Ferdinand von Prondzynski is right in pointing out that the notion of “knowledge for knowledge’s sake” is not a useful justification for scholarly activities or universities themselves (“Spinach for spinach’s sake”, News, 25 April). Equally sound is Howard Hotson’s response that to attack defenders of “traditional” higher education on the basis of that notion is to “attack a straw man”.
Similar arguments are echoed in “The revolution that wasn’t” (Analysis, 25 April), where, in assessing Margaret Thatcher’s higher education legacy, Vernon Bogdanor recalls the debates following the 1985 publication of the Green Paper The Development of Higher Education into the 1990s. During them, a Conservative backbencher proposed that universities should “give up this Shakespeare nonsense and do something useful”, while Enoch Powell offered strongly worded criticism of any monetary cost-benefit analysis to evaluate the contents of higher education.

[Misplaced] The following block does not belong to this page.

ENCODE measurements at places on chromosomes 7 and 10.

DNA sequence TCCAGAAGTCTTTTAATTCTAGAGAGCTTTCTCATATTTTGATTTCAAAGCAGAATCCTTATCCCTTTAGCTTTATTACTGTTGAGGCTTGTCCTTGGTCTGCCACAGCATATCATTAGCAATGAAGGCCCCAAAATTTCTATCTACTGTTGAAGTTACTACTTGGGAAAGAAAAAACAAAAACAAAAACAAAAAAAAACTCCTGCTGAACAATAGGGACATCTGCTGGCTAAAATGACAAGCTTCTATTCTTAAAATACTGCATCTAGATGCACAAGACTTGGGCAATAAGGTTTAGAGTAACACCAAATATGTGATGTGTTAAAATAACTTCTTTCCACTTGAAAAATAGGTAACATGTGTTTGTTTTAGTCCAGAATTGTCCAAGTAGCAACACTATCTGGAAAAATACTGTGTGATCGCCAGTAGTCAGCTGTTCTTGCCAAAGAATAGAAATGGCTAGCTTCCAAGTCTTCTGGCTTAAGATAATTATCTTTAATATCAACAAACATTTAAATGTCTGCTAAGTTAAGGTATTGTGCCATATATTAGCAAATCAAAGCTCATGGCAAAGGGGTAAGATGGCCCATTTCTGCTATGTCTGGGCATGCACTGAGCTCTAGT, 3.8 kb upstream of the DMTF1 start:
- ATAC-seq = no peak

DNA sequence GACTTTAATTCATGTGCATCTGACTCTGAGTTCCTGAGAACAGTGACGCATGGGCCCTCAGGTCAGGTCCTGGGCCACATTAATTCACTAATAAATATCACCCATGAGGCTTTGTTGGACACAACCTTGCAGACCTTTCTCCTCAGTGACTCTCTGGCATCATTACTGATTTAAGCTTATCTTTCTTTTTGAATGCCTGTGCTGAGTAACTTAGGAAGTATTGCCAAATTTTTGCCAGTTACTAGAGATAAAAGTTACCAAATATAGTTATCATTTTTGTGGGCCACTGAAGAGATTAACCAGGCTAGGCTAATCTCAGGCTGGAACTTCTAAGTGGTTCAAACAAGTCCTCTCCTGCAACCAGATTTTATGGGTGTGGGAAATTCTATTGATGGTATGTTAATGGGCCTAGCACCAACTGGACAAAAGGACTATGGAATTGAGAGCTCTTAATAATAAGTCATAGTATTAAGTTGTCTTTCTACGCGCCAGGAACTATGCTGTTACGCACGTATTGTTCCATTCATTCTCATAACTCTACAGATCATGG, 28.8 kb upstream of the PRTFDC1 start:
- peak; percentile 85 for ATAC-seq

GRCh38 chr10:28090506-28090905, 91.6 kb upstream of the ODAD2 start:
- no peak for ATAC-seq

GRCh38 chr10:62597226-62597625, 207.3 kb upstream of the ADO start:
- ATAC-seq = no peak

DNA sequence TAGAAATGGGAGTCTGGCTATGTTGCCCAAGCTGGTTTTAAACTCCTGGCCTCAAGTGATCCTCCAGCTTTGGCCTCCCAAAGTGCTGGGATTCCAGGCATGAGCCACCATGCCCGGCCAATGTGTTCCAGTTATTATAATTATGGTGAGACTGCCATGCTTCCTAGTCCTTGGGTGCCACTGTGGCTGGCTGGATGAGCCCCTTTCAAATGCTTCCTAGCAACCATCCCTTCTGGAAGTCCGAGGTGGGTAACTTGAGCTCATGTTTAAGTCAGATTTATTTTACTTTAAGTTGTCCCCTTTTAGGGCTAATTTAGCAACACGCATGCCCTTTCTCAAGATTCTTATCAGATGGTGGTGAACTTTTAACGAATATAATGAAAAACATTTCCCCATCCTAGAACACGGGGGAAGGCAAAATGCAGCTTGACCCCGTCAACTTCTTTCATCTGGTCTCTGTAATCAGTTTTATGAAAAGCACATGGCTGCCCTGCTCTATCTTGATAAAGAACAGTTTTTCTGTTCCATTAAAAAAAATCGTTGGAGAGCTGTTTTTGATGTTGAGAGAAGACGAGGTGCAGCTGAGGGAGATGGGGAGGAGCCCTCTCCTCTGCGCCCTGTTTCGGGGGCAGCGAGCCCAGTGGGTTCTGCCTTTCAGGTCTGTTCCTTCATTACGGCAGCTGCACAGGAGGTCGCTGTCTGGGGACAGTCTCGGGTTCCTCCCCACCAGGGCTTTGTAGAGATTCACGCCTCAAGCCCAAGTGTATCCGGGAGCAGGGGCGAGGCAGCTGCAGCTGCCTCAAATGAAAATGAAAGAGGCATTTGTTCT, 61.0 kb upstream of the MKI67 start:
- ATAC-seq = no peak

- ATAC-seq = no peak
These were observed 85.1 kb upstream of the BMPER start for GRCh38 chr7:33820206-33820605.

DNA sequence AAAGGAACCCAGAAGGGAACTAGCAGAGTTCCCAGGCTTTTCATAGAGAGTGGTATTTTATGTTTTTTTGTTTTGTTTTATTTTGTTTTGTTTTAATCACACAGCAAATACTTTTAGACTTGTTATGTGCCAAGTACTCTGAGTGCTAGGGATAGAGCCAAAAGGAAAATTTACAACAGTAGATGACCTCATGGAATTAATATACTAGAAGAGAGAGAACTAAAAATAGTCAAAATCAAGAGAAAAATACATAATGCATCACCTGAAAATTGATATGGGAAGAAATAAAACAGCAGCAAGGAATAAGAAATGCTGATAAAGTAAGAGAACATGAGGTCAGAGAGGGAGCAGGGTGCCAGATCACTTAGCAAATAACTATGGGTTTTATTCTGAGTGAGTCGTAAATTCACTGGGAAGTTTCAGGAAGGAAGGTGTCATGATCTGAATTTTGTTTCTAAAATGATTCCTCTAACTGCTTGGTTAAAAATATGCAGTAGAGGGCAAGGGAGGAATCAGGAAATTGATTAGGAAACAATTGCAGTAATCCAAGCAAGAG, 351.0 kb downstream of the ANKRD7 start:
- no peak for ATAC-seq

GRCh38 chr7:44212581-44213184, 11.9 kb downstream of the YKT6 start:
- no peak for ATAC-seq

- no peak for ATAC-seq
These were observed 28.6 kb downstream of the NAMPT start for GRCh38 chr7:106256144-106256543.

So what is there for us to learn from more than a millennium of intellectual squabble? When it comes to knowledge, dualistic thinking is prone to failure: knowledge is “of” and “in” this world, hence it cannot but be useful. The “knowledge for its own sake” notion is a “snow man” argument: it’s about time it melted away.